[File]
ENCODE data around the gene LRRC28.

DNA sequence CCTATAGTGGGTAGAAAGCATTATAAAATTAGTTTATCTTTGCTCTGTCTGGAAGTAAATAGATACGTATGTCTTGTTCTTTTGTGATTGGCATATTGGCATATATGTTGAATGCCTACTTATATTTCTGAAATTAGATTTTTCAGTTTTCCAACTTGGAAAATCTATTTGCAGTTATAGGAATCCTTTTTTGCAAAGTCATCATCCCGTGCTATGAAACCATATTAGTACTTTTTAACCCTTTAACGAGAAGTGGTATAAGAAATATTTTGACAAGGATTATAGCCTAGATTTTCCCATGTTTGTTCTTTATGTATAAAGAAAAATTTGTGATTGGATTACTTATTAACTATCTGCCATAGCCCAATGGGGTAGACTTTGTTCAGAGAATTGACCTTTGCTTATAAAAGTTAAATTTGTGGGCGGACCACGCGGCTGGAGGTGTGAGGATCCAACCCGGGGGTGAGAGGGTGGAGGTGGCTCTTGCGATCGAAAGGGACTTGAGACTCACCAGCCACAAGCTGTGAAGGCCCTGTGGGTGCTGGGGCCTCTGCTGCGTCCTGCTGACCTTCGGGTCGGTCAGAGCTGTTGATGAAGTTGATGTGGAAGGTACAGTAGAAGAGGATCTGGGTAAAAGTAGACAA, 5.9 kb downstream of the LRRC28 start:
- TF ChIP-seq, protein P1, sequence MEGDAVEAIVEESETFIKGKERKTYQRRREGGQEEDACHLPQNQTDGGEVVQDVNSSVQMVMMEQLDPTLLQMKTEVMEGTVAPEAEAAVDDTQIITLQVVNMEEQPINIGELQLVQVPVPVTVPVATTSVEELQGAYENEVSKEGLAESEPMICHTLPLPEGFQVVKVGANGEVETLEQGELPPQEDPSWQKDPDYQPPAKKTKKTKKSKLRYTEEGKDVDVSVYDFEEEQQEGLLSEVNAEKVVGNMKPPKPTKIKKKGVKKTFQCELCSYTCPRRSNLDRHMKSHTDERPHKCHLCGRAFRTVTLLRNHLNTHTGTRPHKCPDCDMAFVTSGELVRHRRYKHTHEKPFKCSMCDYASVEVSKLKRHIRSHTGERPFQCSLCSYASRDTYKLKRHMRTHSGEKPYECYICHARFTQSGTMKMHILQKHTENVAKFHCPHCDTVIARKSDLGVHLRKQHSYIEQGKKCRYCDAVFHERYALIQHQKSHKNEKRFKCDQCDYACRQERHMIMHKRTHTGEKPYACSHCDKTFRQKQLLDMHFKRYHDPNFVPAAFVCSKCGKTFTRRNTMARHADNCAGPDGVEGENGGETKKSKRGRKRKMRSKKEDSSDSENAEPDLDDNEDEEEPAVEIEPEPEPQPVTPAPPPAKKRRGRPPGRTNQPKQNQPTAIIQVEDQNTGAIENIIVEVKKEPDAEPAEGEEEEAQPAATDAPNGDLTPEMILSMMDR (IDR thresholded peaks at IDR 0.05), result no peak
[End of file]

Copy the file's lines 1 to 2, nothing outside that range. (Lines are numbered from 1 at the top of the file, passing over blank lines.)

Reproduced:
ENCODE data around the gene LRRC28.

DNA sequence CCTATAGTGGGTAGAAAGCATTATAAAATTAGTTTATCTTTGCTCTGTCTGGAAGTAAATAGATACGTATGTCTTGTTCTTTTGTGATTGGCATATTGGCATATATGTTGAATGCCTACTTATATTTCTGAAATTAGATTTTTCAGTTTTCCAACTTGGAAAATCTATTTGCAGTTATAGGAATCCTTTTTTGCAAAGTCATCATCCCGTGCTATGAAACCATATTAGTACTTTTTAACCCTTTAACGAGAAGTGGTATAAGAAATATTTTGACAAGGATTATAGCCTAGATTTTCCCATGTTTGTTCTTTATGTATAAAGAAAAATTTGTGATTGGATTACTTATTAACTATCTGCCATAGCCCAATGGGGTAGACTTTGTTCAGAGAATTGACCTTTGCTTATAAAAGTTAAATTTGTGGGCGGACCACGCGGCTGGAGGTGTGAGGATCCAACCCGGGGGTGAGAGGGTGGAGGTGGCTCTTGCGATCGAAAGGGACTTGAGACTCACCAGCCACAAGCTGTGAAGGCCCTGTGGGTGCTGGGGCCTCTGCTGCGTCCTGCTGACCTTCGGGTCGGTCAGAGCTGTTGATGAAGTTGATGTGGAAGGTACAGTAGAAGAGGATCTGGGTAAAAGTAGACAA, 5.9 kb downstream of the LRRC28 start: